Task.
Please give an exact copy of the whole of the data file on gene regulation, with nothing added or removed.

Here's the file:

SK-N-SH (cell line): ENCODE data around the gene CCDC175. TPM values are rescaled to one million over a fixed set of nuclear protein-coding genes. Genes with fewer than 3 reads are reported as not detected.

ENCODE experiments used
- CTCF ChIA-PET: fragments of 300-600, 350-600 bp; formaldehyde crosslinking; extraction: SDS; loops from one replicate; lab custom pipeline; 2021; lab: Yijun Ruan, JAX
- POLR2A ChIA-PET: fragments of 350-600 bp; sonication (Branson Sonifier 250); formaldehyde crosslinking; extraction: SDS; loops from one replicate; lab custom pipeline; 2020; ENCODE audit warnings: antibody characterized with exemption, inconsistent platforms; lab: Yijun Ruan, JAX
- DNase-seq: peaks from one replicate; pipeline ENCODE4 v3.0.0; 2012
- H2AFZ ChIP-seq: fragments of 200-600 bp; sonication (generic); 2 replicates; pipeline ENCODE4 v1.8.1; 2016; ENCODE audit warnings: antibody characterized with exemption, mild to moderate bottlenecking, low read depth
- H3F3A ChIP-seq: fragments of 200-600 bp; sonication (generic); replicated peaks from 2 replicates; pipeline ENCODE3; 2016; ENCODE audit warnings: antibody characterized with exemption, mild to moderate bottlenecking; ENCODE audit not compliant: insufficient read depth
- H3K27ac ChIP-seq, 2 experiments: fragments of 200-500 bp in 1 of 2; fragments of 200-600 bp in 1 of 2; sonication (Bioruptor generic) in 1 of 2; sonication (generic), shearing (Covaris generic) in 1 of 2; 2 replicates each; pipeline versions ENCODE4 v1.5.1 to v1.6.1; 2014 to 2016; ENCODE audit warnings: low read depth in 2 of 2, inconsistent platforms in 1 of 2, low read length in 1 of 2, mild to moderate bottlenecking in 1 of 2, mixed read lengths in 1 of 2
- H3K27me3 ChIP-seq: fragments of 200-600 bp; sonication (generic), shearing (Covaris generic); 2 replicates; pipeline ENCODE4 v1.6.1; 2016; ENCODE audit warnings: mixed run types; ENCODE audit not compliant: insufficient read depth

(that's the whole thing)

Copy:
SK-N-SH (cell line): ENCODE data around the gene CCDC175. TPM values are rescaled to one million over a fixed set of nuclear protein-coding genes. Genes with fewer than 3 reads are reported as not detected.

ENCODE experiments used
- CTCF ChIA-PET: fragments of 300-600, 350-600 bp; formaldehyde crosslinking; extraction: SDS; loops from one replicate; lab custom pipeline; 2021; lab: Yijun Ruan, JAX
- POLR2A ChIA-PET: fragments of 350-600 bp; sonication (Branson Sonifier 250); formaldehyde crosslinking; extraction: SDS; loops from one replicate; lab custom pipeline; 2020; ENCODE audit warnings: antibody characterized with exemption, inconsistent platforms; lab: Yijun Ruan, JAX
- DNase-seq: peaks from one replicate; pipeline ENCODE4 v3.0.0; 2012
- H2AFZ ChIP-seq: fragments of 200-600 bp; sonication (generic); 2 replicates; pipeline ENCODE4 v1.8.1; 2016; ENCODE audit warnings: antibody characterized with exemption, mild to moderate bottlenecking, low read depth
- H3F3A ChIP-seq: fragments of 200-600 bp; sonication (generic); replicated peaks from 2 replicates; pipeline ENCODE3; 2016; ENCODE audit warnings: antibody characterized with exemption, mild to moderate bottlenecking; ENCODE audit not compliant: insufficient read depth
- H3K27ac ChIP-seq, 2 experiments: fragments of 200-500 bp in 1 of 2; fragments of 200-600 bp in 1 of 2; sonication (Bioruptor generic) in 1 of 2; sonication (generic), shearing (Covaris generic) in 1 of 2; 2 replicates each; pipeline versions ENCODE4 v1.5.1 to v1.6.1; 2014 to 2016; ENCODE audit warnings: low read depth in 2 of 2, inconsistent platforms in 1 of 2, low read length in 1 of 2, mild to moderate bottlenecking in 1 of 2, mixed read lengths in 1 of 2
- H3K27me3 ChIP-seq: fragments of 200-600 bp; sonication (generic), shearing (Covaris generic); 2 replicates; pipeline ENCODE4 v1.6.1; 2016; ENCODE audit warnings: mixed run types; ENCODE audit not compliant: insufficient read depth